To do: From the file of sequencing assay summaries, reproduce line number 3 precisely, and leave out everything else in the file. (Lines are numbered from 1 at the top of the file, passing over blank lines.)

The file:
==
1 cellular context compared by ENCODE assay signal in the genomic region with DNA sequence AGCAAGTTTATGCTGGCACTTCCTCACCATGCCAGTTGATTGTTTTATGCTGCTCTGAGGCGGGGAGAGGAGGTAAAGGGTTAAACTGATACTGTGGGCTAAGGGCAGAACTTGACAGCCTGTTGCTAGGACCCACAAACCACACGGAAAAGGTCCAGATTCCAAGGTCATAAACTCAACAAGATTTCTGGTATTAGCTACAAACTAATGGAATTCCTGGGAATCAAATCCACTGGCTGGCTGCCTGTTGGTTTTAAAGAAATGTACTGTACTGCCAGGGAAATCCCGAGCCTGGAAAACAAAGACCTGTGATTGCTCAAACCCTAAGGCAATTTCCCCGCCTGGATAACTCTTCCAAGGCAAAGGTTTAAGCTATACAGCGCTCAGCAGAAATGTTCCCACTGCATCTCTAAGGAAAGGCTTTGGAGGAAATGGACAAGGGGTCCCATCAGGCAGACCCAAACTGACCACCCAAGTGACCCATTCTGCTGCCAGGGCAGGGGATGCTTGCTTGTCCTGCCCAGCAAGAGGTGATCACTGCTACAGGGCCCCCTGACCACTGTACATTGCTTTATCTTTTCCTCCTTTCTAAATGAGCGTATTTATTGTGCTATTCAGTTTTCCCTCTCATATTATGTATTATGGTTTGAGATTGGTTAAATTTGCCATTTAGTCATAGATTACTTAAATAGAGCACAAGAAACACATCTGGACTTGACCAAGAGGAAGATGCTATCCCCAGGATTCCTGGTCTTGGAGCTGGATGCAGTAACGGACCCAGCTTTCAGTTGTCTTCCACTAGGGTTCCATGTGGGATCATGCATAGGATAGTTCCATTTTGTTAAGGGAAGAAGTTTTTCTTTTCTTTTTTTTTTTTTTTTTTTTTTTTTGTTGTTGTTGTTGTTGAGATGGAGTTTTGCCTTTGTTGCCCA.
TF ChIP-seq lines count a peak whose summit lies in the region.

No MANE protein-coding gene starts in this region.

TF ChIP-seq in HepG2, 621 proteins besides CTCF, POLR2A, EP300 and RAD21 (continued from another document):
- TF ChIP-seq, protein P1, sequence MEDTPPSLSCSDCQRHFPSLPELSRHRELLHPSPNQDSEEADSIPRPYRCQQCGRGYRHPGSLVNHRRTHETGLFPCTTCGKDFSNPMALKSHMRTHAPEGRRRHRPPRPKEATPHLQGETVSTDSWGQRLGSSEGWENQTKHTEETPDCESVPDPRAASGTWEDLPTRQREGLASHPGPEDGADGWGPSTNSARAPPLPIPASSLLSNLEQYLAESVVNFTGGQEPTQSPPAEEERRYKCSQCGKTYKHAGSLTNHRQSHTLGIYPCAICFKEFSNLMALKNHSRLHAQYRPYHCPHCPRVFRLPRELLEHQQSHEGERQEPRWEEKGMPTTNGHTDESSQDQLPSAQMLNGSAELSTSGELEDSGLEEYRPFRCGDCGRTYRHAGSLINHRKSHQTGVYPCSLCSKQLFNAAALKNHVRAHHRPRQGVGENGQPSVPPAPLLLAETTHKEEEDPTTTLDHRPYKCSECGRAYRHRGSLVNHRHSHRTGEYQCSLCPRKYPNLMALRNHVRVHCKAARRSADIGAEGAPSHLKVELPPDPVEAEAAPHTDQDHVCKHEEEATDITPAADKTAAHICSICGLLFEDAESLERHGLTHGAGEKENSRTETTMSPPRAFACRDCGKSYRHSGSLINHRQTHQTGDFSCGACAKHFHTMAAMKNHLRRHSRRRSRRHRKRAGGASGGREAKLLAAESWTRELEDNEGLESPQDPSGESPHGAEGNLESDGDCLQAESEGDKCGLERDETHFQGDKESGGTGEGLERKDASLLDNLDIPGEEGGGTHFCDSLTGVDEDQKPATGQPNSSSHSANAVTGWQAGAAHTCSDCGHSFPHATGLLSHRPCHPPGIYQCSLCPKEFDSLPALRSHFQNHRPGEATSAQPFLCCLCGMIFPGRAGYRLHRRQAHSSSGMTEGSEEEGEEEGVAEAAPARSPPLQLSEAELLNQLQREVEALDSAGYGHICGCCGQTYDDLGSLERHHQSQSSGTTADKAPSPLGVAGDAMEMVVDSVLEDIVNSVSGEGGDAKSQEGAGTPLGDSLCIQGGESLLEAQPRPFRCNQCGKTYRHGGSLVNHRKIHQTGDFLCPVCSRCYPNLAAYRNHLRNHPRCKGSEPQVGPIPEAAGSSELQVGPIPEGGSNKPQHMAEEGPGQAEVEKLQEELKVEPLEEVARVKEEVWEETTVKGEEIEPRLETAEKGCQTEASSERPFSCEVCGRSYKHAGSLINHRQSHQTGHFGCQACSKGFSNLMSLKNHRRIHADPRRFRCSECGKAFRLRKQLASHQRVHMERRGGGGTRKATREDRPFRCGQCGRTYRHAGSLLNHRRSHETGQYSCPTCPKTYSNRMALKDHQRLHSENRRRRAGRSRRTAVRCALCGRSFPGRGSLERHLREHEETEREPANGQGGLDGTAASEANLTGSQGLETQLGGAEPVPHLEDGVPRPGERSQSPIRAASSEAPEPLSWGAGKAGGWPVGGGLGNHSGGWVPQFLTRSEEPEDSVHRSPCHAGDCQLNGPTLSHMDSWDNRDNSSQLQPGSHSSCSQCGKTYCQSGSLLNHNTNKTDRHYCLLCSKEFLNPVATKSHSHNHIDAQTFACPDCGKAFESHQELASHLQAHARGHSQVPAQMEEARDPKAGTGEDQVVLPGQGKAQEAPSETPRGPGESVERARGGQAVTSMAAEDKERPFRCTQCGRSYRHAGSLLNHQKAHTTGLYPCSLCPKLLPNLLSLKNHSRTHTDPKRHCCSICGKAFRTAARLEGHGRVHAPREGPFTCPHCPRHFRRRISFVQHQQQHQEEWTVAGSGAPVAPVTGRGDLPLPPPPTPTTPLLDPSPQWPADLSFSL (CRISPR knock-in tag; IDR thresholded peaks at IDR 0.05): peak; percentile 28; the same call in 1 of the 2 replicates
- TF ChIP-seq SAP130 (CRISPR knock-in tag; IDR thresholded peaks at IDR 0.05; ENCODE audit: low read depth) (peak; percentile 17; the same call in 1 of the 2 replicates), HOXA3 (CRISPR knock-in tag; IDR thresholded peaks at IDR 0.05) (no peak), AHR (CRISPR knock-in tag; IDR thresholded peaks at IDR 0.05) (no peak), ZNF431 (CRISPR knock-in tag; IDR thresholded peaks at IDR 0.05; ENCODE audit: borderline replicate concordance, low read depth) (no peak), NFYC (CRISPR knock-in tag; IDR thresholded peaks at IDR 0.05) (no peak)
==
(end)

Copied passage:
No MANE protein-coding gene starts in this region.